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ThoughtsOnline

Monday, December 20, 2004


Following up on my first post as to why Bush's plan for reforming Social Security is a BAD IDEA... here is REASON #2...

According to Bush, there will be "reasonable guidelines" that will restrict our investment options, to keep us from investing OUR money in, according to Bush, a "frivolous fashion". What this means is that the government will determine what is and what is not a suitable investment and whether a company is included on the list will be determined by the government's assessment of whether the company meets the criteria, such criteria being determined by whatever politically correct standards' exist at the time.

And what standards will be established (it's for our own good, remember)? Let's start by remembering who is going to write the rules. It will be the Washington bureaucracy, which is very liberal, notwithstanding GOP control of both Congress and the White House, and which in turn takes their marching orders from liberal advocacy groups.

So, we'll end up standards that mandate proper (racial and sexual) diversity of management. Proper 'concern' for the environment. Whether the company takes steps to avoid 'obscene' levels of profitability. Whether the company shows the proper respect to its workforce (evidenced by the presence of a union). The degree to which the company is supportive of the 'community' (whether they contribute to various interest group shakedowns). Whether the company plays nice with its competitors. Whether the company and everybody in the corporate supply chain contributes to the social good (no outsourcing, no moving operations overseas, no purchasing from countries that don't enforce stringent labor and environmental laws). Whether company's products and services are 'worthwhile' and contribute to the good of society, as opposed to those companies deemed irresponsible (by the plaintiff's bar). And so on.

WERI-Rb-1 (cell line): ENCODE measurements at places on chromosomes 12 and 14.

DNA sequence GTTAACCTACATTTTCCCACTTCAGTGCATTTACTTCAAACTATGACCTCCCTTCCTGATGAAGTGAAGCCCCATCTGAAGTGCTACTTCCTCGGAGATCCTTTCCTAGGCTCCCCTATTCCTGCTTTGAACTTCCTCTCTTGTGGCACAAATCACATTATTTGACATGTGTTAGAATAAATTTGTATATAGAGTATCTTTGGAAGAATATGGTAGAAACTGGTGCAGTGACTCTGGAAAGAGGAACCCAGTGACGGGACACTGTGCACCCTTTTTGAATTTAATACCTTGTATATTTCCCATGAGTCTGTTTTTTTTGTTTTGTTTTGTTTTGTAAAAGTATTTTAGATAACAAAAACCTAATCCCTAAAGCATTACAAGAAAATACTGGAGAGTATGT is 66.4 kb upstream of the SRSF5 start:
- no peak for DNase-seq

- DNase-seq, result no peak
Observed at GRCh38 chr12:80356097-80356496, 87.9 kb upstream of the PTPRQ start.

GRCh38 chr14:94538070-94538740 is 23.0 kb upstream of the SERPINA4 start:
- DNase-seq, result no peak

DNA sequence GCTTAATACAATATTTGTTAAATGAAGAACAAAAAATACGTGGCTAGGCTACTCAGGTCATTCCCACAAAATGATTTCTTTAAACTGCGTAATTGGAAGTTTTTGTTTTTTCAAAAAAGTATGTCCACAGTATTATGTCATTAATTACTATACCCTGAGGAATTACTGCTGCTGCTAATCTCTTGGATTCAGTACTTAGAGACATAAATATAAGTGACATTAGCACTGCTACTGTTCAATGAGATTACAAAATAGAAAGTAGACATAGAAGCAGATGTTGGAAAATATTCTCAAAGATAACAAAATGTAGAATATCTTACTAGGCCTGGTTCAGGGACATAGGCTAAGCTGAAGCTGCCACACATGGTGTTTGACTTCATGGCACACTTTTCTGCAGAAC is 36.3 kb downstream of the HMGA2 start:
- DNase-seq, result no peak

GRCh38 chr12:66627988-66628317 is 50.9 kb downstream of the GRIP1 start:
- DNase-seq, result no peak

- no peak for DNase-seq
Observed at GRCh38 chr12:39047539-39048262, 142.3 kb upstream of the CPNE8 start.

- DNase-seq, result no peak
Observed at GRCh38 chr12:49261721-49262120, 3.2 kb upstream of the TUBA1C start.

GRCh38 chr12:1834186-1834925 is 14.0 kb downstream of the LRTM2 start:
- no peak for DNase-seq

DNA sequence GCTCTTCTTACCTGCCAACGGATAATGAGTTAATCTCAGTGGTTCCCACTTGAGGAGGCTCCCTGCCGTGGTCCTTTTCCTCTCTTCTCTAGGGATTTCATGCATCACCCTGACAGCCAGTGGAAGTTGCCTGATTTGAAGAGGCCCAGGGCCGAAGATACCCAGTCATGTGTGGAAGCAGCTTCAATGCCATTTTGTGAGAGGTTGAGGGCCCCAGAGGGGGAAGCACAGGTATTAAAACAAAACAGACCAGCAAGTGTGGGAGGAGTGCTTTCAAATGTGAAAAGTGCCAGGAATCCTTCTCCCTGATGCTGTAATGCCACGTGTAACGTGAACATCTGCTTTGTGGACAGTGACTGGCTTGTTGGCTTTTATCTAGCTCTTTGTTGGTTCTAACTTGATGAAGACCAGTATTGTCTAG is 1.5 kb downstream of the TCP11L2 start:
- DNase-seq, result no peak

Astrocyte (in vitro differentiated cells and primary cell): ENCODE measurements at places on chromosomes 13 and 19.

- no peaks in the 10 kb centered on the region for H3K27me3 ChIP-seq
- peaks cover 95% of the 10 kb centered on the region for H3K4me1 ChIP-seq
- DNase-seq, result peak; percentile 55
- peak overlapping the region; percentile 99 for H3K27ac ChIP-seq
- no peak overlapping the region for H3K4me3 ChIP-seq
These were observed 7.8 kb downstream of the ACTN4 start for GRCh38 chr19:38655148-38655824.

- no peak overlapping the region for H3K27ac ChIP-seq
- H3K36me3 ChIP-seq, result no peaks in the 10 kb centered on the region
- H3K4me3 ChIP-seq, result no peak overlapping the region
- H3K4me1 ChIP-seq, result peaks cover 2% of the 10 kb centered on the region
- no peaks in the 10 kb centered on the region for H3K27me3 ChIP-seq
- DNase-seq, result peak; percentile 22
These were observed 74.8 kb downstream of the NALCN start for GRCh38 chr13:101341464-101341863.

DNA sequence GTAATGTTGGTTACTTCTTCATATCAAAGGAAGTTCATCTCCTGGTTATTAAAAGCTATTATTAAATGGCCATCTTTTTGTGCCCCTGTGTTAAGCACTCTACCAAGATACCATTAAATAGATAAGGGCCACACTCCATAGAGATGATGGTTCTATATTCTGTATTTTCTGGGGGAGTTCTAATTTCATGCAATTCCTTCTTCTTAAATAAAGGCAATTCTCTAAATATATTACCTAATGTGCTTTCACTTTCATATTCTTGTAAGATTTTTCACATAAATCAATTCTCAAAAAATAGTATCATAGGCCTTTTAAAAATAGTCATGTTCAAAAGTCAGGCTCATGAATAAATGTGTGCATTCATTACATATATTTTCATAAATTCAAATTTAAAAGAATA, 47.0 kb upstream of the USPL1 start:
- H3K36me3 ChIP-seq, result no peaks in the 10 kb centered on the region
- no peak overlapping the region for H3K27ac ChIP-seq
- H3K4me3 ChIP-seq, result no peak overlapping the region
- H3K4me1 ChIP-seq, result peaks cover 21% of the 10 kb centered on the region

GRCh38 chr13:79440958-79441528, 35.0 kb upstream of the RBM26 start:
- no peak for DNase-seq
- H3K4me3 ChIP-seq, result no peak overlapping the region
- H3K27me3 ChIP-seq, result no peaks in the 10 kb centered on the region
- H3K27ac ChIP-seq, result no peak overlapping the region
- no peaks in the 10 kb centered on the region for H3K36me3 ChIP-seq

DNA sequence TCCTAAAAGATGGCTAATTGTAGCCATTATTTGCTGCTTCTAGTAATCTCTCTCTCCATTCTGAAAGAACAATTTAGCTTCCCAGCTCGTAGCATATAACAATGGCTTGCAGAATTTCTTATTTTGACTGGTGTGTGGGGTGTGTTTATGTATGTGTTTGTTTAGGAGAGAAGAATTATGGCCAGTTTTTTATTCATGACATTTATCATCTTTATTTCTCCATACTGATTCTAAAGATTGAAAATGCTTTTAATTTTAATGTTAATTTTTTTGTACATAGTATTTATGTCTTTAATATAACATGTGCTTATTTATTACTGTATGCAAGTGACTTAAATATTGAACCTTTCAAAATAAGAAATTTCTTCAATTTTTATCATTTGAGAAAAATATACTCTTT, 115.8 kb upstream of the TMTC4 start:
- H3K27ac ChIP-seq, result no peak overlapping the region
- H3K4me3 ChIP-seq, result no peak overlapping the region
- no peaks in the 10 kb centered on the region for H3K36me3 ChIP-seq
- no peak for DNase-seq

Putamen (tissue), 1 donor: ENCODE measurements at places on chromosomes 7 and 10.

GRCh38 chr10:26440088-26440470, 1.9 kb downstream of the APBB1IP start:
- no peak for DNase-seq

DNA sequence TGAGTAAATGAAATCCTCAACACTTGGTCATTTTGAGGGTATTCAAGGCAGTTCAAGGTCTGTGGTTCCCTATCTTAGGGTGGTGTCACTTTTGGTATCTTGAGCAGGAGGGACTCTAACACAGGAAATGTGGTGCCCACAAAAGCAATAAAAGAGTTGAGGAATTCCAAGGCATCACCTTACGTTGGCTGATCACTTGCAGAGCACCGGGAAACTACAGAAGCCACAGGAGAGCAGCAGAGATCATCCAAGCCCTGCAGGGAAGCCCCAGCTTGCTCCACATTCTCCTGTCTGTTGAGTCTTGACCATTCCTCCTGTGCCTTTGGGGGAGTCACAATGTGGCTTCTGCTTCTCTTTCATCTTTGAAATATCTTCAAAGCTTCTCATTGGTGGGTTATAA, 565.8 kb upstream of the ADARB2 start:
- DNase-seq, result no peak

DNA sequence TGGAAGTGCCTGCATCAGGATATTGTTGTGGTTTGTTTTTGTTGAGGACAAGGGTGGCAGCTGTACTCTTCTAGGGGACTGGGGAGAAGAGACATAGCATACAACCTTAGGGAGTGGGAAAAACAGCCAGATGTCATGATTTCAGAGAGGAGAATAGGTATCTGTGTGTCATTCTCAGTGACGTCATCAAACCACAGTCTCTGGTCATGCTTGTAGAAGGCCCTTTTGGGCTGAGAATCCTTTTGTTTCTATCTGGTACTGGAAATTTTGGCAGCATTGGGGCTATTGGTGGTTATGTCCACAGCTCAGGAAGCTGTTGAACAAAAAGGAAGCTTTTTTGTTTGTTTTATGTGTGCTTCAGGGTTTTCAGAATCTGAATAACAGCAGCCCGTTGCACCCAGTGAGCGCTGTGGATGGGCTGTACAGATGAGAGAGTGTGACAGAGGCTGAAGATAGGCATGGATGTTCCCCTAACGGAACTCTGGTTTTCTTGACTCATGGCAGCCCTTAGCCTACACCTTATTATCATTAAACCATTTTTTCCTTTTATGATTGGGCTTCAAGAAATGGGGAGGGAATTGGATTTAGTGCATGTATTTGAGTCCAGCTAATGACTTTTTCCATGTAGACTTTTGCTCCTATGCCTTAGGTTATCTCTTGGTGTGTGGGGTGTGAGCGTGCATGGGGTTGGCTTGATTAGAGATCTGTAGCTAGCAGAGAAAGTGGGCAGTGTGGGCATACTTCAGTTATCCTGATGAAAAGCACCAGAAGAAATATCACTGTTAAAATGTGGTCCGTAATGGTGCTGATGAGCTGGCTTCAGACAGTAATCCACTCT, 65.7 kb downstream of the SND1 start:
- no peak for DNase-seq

Notice I haven't included anything about maximizing profits. Or about earnings growth. Or ROI. Or the level of product innovation. Or the growth curve of revenue per employee. Or any of the standards currently in vogue for determining whether a particular investment will pay off. This is because, in a world where (liberal) interest groups get to write the rules, these standards don't matter.

As with automobile manufacturers who can not afford to write off the California market and are forced to design their entire product line around the far more environmentally strict California standards, no company will be able to have their stock declared off limits to a significant portion of the investing public. Thus corporate management will be forced to run their businesses, not to maximize profit opportunities, but rather to comply with the standards established by the Washington-based liberal advocacy groups. Which can only lead to companies forsaking profitable opportunities, being less efficient and less responsive to the marketplace and changing economic and market conditions, to MAKING LESS MONEY for their shareholders.

Does anybody think Bush is really looking for this to be his legacy... the idea that Corporate America will exist to meet the needs of the bureaucrats, and not the needs of their investors?

UPDATE: Ramesh Ponnuru at NRO was kind enough to link to this and offer his thoughts... to which I've responded here